Leonard Beaumont: A Sheffield-Born Artist and Designer

And resident in Broomhall (1891-1960)

Researched by Myunghae Seo

Leonard Beaumont, Artist. 1947
Photo: SALS PSs08797 & Illustrated London News
Leonard Beaumont, Artist.1947
Photo: SALS PSs08798 & Illustrated London News

Leonard Beaumont is a key figure in art history and is also a highly influential artist in Sheffield. He produced a significant number of lino-cuts, etchings and publications in the 1930s, which led him to working in the advertisement industry in London, yet he was not known as a successful designer and painter to people in his hometown for a long time.

He was born in Broomhall, Sheffield in 1891 and lived there until he went to London in 1936. On leaving school at age 16, he worked for the Sheffield Daily Telegraph producing black and white advertisements while he started his artistic training at the Sheffield Technical School of Art in the evenings. Before long, he showed extraordinary talent for drawing and elementary printmaking and he won a West Riding of Yorkshire Scholarship, which allowed him to extend his studies for a further three years (1912-1915). He developed an interest in etchings and lino-cuts prints in the 1920s, learning its skills from a book, and designing his own printing press.

In his early years, he lived in Broomhall, Sheffield, where factory chimneys and steel workers were more familiar sights than anything else. With numerous studies of vibrant movements in the steel city, he created his own style of lino-cuts and etching with his favourite colours; red, grey, black and white.

After he met and married his wife, Gertrude Ann Roberts, he moved to London in 1936. He was offered a position as an Art Director in the Publicity Department of the United Artists Film Distributor in London and that was his turning point as a successful commercial designer. Then he went to the Advertising agency Mather & Crowther and helped with propaganda posters for the Ministry of Information, the Ministry of Food and the General Post Office during the Second World War. After the war, he was appointed design consultant for the supermarket chain, Sainsbury’s, in 1950 and was responsible for the grocer’s first coherent design for packaging and brand identity.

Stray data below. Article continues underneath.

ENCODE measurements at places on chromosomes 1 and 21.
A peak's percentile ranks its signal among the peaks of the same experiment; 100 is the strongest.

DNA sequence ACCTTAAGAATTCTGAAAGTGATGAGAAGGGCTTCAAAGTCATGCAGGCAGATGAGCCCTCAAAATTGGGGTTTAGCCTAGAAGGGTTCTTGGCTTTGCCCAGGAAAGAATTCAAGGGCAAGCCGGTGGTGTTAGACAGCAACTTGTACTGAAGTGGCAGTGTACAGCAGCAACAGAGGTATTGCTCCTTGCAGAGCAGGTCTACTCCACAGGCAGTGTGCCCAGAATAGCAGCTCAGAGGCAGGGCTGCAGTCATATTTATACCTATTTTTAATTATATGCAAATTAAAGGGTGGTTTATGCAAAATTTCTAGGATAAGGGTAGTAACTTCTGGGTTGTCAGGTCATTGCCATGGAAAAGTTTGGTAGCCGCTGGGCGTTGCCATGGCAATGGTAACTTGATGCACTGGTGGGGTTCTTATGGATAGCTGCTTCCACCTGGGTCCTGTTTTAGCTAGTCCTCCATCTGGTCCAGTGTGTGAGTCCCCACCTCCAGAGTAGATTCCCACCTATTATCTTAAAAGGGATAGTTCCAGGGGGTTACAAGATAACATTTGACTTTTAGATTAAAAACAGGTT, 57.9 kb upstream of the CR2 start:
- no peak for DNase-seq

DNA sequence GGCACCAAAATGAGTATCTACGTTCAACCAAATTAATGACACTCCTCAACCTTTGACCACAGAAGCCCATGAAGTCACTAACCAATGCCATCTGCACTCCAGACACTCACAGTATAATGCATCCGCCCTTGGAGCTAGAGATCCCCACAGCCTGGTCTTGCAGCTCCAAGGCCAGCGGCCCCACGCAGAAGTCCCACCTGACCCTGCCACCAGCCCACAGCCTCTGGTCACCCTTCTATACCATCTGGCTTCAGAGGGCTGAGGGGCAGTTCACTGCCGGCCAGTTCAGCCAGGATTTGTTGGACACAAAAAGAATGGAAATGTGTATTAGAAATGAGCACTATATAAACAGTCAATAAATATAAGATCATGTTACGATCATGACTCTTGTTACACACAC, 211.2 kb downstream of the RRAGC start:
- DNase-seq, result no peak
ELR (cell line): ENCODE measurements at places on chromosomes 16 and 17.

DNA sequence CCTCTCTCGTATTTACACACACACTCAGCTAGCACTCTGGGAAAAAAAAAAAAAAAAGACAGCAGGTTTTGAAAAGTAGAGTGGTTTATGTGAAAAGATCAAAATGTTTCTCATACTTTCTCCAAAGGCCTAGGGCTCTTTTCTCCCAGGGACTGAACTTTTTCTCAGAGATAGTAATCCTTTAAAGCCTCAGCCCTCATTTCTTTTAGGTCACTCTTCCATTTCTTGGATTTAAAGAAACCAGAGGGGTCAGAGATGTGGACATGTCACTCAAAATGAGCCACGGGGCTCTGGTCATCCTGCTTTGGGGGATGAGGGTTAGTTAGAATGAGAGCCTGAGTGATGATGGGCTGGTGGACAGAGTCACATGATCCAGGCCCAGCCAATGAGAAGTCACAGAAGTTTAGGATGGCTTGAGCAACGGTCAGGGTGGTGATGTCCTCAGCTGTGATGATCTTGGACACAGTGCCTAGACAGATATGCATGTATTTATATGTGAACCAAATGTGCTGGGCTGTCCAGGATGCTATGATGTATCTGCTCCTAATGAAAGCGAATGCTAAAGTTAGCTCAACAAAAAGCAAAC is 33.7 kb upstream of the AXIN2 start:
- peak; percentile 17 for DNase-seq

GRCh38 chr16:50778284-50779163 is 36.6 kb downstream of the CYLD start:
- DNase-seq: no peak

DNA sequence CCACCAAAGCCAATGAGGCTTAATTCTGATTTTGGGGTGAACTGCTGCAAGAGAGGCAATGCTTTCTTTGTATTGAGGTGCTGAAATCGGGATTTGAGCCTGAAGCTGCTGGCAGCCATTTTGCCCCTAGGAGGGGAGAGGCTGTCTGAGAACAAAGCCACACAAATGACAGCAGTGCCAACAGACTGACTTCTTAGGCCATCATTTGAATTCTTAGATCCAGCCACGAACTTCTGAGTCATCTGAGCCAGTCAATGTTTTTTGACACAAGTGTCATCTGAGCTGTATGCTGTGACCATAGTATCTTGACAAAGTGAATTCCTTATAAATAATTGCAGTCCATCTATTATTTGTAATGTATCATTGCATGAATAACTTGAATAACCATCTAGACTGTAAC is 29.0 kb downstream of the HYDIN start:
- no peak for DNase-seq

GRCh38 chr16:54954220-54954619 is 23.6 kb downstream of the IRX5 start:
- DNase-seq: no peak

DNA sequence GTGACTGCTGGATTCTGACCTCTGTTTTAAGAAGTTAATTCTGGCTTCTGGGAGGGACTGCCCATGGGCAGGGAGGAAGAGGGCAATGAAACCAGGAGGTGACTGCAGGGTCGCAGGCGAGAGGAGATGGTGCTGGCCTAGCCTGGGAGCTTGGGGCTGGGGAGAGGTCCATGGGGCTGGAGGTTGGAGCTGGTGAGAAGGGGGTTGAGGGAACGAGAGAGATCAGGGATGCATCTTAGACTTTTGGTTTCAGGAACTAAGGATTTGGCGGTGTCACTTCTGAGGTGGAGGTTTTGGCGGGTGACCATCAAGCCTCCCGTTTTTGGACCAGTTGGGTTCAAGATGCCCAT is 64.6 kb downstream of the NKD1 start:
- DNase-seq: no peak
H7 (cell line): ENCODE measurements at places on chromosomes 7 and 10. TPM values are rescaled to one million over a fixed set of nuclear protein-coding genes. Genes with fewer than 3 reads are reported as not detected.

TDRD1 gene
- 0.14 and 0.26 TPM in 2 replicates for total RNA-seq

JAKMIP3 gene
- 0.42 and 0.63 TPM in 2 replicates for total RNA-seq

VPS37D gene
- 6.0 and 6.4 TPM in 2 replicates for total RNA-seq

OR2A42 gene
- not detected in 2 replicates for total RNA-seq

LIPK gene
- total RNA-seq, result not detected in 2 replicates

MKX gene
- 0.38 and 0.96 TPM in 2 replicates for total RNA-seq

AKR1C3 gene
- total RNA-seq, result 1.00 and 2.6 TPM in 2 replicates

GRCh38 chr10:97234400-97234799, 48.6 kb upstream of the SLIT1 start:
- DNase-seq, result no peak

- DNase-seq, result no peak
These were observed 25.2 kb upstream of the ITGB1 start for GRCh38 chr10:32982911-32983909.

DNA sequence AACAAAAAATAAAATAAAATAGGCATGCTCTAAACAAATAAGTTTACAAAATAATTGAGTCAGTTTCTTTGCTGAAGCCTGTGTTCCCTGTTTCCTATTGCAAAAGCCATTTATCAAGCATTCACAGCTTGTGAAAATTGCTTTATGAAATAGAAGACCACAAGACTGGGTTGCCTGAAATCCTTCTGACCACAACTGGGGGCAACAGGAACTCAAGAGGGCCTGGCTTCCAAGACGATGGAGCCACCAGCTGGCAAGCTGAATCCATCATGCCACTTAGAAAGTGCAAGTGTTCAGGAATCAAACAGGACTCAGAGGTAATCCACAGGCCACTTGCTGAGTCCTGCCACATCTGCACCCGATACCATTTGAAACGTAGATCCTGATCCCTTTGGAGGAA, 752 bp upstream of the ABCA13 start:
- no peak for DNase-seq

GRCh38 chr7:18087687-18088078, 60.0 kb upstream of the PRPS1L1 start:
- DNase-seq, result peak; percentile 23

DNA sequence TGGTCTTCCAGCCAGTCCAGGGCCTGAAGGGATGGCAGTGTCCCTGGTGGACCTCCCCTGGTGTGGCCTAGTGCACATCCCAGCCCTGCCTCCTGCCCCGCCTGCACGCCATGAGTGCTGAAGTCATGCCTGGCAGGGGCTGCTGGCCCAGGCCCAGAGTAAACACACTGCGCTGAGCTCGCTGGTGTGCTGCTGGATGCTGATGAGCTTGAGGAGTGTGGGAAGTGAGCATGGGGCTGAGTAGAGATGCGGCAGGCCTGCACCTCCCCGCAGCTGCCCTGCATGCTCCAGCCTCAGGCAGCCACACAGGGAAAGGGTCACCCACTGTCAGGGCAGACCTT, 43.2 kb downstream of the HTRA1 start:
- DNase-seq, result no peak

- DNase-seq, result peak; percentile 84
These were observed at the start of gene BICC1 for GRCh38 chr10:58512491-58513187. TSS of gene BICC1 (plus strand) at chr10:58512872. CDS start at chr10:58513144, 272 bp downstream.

In 1947, Leonard was one of ten artists awarded an Honourable Mention with $100 from United Nations Poster Competition and was one of fourteen shortlisted as a designer to submit proposals for commemorative British stamps for the London Olympic Games in 1948. In 1942, he was elected a member of the Society of Industrial Artists (London) and was also elected a Fellow of the Society of Industrial Artists (FSIA) in 1947. His prints and etchings were exhibited worldwide, including the Royal Academy of Arts in London, the British Museum, National Gallery of Canada, and the National Gallery of Australia.

Leonard Beaumont retired from Sainsbury’s in 1960 and died aged 95 in Hathersage, Derbyshire in 1986. Thankfully, he donated over 80 of his works to Museums Sheffield, including etchings, linocuts watercolours and drawings before his death. In the Graves museum in Sheffield, there were solo exhibitions in 1983 and 2012 to celebrate the life and work of Leonard Beaumont.

We came across the census conducted in 1891, showing his father, William Beaumont, was registered at the age of 39 at address 18, Clarke Street in Ecclesall Bierlow. Another census was conducted in 1901, it shows he lived at 24 Filey Street at the age of 9. Then he lived at 23 Broomhall Place Sheffield Parish, Ecclesall Town Sheffield at the age of 19, and he was registered as a Black and White Artist.

Watch a Museum Sheffield film about Leonard on YouTube

This page was added by May Seo on 13/05/2015.

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